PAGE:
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http://dx.doi.org/10.3390/ani9050200DOI Listing
http://www.ncbi.nlm.nih.gov/pmc/articles/PMC6563082PMC
April 2019

Feeding of deoxynivalenol increases the intestinal paracellular permeability of broiler chickens.

Arch Toxicol 2019 07 27;93(7):2057-2064. Epub 2019 Apr 27.

Department for Farm Animals and Veterinary Public Health, Clinic for Poultry and Fish Medicine, University of Veterinary Medicine, Veterinärplatz 1, 1210, Vienna, Austria.

In recent years, the deleterious effects attributed to mycotoxins, in particular on the intestine, faced increased attention and it was shown that deoxynivalenol (DON) causes adverse effects on gut health. In this context, it has been repeatedly reported that DON can alter the intestinal morphology, disrupt the intestinal barrier and reduce nutrient absorption. The underlying mechanism of a compromised intestinal barrier caused by DON in chickens has yet to be illustrated. Although, DON is rapidly absorbed from the upper parts of the small intestine, the effects on the large intestine cannot be excluded. Additionally, a damaging effect of DON on the gut epithelium might decrease the resistance of the gut against infectious agents. Consequently, the objectives of the present studies were: (1) to investigate the impact of DON on the epithelial paracellular permeability by demonstrating the mucosal to serosal flux of C-mannitol in the small and large intestine applying Ussing chambers and (2) to delineate the effects of DON on the colonization and translocation of Escherichia coli. Both parameters are well suited as potential indicators for gut barrier failure. For this, a total of 75 one-day-old Ross 308 broiler chickens were housed in floor pens on wood shavings with feed and water provided ad libitum. Birds were randomly allocated to three different groups (n = 25 with 5 replicates/group) and were fed for 5 weeks with either contaminated diets (5 or 10 mg DON/kg feed) or basal diets (control). Body weight (BW) and BW gain of birds in the group fed with 10 mg/kg DON were significantly lower than in group with 5 mg/kg DON and the control group. Moreover, the mannitol flux in jejunum and cecum was significantly (P < 0.05) higher in DON-fed groups compared to control birds. Consistent with this, DON enhanced the translocation of E. coli with a higher number of bacteria encountered in the spleen and liver. Altogether, the actual results verified that DON can alter the intestinal paracellular permeability in broiler chickens and facilitates the translocation of enteric microorganisms such as E. coli to extra-intestinal organs. Considering that moderate levels of DON are present in feed, the consumption of DON-contaminated feed can induce an intestinal breakdown with negative consequences on broiler health.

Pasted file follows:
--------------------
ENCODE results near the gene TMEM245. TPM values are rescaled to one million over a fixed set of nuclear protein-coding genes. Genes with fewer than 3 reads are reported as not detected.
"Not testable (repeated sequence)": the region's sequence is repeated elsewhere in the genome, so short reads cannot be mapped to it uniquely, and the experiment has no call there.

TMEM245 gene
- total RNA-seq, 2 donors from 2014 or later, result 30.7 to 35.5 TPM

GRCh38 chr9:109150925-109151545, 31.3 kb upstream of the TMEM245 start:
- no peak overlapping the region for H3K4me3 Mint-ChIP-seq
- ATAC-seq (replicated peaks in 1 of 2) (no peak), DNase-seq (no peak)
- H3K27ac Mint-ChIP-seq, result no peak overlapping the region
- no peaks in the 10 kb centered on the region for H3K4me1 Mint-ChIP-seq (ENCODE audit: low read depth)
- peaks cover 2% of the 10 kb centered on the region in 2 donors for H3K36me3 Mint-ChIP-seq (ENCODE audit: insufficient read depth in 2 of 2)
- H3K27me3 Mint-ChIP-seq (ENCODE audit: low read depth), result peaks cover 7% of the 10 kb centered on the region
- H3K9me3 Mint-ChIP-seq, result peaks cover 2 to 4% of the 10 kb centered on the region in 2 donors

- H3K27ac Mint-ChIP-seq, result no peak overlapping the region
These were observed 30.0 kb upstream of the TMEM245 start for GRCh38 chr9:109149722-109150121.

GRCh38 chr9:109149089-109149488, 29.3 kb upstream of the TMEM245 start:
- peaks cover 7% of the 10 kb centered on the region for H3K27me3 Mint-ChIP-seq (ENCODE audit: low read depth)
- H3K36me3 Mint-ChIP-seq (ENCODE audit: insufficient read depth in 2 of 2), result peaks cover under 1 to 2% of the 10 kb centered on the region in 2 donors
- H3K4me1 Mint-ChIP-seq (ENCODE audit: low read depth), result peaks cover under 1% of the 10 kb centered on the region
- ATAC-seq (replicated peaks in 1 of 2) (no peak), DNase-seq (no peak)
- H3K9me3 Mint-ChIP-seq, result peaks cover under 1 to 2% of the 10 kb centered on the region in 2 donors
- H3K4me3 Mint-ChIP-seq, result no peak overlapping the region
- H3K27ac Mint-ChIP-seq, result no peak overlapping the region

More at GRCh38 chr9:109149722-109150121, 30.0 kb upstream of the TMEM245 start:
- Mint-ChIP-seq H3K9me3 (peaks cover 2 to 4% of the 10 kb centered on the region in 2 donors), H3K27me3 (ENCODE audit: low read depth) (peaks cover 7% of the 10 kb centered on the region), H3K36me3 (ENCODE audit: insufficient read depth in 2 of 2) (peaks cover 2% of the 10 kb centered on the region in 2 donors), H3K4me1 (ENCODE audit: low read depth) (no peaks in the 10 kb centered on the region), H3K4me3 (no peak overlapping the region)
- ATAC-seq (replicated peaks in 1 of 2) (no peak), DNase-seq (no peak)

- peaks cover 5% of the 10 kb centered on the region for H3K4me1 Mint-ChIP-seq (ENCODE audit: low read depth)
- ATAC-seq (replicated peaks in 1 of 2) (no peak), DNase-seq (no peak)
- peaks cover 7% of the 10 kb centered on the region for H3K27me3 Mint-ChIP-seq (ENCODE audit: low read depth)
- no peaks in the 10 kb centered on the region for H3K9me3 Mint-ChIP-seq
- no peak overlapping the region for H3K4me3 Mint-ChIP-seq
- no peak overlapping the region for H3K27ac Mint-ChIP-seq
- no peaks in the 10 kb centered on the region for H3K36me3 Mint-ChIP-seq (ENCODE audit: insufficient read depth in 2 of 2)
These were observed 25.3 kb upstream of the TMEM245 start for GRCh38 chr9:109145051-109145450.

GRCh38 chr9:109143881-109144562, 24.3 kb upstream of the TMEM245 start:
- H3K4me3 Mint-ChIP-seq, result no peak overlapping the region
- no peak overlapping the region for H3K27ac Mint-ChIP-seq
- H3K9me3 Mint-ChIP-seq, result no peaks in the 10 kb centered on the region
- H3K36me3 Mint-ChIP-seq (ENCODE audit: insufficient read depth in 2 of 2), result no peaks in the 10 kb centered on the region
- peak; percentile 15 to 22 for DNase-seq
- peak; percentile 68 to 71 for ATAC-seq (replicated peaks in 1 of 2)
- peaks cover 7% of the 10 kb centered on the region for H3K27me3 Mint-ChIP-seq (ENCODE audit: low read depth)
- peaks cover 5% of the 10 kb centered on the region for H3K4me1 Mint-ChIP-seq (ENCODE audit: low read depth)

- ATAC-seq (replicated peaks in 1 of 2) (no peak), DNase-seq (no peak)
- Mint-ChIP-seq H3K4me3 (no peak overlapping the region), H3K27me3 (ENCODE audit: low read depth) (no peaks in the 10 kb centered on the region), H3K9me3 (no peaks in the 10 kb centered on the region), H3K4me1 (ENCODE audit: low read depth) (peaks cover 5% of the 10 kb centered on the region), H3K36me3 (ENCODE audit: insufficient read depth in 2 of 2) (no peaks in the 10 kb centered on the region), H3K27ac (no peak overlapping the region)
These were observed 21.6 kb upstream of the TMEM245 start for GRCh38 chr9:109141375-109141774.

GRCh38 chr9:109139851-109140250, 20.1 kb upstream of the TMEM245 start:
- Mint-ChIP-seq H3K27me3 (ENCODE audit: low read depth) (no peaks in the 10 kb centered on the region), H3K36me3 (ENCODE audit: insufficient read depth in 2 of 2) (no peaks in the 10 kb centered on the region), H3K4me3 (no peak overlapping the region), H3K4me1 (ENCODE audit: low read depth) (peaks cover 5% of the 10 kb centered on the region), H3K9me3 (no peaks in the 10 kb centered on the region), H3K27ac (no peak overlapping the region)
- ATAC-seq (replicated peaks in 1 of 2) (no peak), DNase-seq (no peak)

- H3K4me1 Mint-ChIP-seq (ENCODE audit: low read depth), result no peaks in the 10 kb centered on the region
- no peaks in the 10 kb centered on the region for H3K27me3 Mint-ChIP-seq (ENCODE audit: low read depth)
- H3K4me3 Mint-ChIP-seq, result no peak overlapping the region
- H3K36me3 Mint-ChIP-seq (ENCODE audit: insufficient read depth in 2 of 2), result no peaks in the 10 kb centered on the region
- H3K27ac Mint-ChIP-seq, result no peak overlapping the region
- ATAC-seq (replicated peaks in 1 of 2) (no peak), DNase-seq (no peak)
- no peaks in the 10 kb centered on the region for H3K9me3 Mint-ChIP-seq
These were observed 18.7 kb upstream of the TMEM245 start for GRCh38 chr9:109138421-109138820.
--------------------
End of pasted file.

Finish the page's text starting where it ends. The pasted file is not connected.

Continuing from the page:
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http://dx.doi.org/10.1007/s00204-019-02460-3DOI Listing
July 2019

Reclassification of Bisgaard taxon 37 and taxon 44 as Psittacicella melopsittaci gen. nov., sp. nov., Psittacicella hinzii sp. nov. and Psittacicella gerlachiana sp. nov. within Psittacicellaceae fam. nov. of the order Pasteurellales.

Int J Syst Evol Microbiol 2019 Feb 13;69(2):350-355. Epub 2018 Dec 13.

4​Department of Veterinary Animal Sciences, University of Copenhagen, Stigbøjlen 4, 1870 Frederiksberg C, Denmark.

Bacteria isolated from lesions as well as apparently normal tissues of psittacine birds have previously been reported as taxon 37 and taxon 44 of Bisgaard. 16S rRNA gene sequence comparisons revealed a distant relationship to members of Pasteurellaceae at the species, genus and family levels. The polar lipid profile consisted of the major components phosphatidylethanolamine and phosphatidylglycerol. A new family Psittacicellaceae fam. nov. is proposed with the type genus Psittacicella gen. nov. The new genus Psittacicella includes the type species Psittacicella melopsittaci sp. nov. with type strain B96/4 (=CCUG 70858=DSM 105476), Psittacicella hinzii sp. nov. with type strain 111 (=CCUG 52861=CCM 8842) and Psittacicella gerlachiana sp. nov. with type strain EEAB3T1 (=CCUG 70857=DSM 105477). In addition to the major polar lipids, strain 111 possessed the non-identified aminophospholipids APL1 and APL2 and trace amounts of four lipids (L1-L4) whereas strain B94/4 showed the minor unidentified aminophospholipids APL3 and APL2 and trace amounts of unidentified lipid L3. These results demonstrate that strain B96/4 can be distinguished from 111 based on presence/absence of the unidentified lipids APL1 and APL3. The total polar lipid profile of strain EEAB3T1 differed from B96/4only in one minor lipid. Strain B96/4 can further be distinguished from 111 by acid formation from trehalose and raffinose and the α-glucosidase test. Strains 111 and EEAB3T1 can be separated based on acid formation from trehalose and the α-glucosidase test. Strains B96/4 and EEAB3T1 can be separated by acid formation from raffinose and eight signature indels in the RpoB protein.
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http://dx.doi.org/10.1099/ijsem.0.003133DOI Listing
February 2019

Identical Genetic Profiles of Escherichia coli Isolates from the Gut and Systemic Organs of Chickens Indicate Systemic Bacterial Dissemination, Most Likely Due to Intestinal Destruction Caused by Histomonosis.

Avian Dis 2018 09;62(3):300-306

A Clinic for Poultry and Fish Medicine, Department for Farm Animals and Veterinary Public Health, University of Veterinary Medicine Vienna, Vienna, Austria.